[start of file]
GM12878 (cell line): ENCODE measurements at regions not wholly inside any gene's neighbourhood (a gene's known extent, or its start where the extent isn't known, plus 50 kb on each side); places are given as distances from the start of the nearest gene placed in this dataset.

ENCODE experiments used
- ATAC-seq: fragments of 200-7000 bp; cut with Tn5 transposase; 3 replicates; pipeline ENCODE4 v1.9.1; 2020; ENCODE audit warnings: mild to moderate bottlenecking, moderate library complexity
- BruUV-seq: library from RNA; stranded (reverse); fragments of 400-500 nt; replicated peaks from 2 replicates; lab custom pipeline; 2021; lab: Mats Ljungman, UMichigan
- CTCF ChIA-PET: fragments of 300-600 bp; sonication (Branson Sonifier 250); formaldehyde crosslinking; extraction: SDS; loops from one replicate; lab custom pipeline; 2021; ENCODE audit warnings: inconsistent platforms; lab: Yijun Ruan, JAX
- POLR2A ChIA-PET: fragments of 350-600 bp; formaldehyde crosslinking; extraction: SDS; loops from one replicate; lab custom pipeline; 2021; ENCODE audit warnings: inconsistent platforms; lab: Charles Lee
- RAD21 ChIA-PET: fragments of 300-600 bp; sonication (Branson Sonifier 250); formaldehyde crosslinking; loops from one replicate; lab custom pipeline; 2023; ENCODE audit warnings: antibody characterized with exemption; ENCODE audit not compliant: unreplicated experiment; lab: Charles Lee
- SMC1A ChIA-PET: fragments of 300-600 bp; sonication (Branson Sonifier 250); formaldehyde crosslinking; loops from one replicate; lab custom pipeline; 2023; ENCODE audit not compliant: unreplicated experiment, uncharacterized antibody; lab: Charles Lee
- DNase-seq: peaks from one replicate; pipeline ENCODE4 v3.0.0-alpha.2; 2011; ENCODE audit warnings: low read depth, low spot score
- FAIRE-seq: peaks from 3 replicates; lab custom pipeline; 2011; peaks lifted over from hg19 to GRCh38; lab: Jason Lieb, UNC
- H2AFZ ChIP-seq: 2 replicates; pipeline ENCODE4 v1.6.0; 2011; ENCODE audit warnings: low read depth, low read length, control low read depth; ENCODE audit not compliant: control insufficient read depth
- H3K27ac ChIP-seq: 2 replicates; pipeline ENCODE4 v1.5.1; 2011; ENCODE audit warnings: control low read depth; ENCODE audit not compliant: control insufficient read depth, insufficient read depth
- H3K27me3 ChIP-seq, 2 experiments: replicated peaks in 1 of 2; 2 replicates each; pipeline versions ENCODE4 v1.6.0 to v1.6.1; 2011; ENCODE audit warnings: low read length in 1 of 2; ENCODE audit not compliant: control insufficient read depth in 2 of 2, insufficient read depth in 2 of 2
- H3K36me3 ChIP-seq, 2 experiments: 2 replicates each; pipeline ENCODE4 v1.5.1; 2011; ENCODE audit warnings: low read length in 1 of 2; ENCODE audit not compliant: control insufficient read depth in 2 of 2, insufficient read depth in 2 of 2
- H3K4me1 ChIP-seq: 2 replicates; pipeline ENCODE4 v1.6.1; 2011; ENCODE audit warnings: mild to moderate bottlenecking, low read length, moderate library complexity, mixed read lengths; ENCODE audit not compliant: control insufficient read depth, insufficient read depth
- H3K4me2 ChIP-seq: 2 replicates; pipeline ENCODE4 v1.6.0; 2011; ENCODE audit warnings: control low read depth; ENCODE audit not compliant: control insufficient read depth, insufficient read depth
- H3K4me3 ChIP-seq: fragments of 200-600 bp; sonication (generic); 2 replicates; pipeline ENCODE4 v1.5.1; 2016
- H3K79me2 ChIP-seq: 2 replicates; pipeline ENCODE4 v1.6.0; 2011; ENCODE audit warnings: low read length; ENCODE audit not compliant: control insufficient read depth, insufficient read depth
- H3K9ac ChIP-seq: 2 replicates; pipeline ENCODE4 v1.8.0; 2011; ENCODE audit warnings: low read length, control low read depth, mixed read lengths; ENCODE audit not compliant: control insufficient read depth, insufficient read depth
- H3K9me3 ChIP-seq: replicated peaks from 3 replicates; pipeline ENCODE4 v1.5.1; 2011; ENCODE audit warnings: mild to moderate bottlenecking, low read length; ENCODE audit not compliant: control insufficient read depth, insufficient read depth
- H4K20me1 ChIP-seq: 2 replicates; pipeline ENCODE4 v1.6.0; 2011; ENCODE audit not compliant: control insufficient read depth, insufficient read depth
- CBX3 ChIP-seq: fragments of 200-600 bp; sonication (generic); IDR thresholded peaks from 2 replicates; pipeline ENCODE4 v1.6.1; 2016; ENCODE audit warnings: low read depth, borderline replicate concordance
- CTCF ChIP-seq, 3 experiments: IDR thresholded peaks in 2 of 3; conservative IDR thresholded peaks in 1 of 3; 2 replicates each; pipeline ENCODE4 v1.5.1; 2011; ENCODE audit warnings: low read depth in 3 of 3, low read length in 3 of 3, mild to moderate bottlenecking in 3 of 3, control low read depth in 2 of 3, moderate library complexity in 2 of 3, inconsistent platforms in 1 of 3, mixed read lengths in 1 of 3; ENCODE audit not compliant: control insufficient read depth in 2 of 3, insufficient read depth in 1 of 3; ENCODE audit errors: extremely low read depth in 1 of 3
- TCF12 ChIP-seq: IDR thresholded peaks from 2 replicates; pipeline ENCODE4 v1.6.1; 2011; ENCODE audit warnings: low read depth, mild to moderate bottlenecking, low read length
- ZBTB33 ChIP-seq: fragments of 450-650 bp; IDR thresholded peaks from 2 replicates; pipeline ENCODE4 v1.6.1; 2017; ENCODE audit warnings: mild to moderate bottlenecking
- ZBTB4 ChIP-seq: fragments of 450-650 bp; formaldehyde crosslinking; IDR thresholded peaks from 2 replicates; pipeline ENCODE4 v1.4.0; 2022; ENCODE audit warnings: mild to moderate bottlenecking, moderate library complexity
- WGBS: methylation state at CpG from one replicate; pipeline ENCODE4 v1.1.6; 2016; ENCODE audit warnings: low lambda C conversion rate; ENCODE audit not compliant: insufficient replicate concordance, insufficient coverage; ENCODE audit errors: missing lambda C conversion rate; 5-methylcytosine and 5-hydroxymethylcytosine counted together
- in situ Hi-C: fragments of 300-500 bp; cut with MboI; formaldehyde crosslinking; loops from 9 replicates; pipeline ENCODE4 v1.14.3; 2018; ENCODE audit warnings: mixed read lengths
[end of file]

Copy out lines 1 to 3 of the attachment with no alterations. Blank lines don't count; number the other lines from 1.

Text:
GM12878 (cell line): ENCODE measurements at regions not wholly inside any gene's neighbourhood (a gene's known extent, or its start where the extent isn't known, plus 50 kb on each side); places are given as distances from the start of the nearest gene placed in this dataset.

ENCODE experiments used
- ATAC-seq: fragments of 200-7000 bp; cut with Tn5 transposase; 3 replicates; pipeline ENCODE4 v1.9.1; 2020; ENCODE audit warnings: mild to moderate bottlenecking, moderate library complexity